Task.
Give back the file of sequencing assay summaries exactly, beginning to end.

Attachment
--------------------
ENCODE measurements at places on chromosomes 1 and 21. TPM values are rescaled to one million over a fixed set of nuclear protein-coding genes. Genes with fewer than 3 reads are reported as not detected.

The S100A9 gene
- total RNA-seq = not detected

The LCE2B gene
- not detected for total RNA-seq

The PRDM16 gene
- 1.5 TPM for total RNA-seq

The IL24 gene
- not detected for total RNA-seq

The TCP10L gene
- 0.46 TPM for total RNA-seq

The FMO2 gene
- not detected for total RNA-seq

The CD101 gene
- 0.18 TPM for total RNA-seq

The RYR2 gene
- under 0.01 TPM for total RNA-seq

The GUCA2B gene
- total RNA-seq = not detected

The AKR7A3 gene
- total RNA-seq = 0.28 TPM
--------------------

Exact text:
ENCODE measurements at places on chromosomes 1 and 21. TPM values are rescaled to one million over a fixed set of nuclear protein-coding genes. Genes with fewer than 3 reads are reported as not detected.

The S100A9 gene
- total RNA-seq = not detected

The LCE2B gene
- not detected for total RNA-seq

The PRDM16 gene
- 1.5 TPM for total RNA-seq

The IL24 gene
- not detected for total RNA-seq

The TCP10L gene
- 0.46 TPM for total RNA-seq

The FMO2 gene
- not detected for total RNA-seq

The CD101 gene
- 0.18 TPM for total RNA-seq

The RYR2 gene
- under 0.01 TPM for total RNA-seq

The GUCA2B gene
- total RNA-seq = not detected

The AKR7A3 gene
- total RNA-seq = 0.28 TPM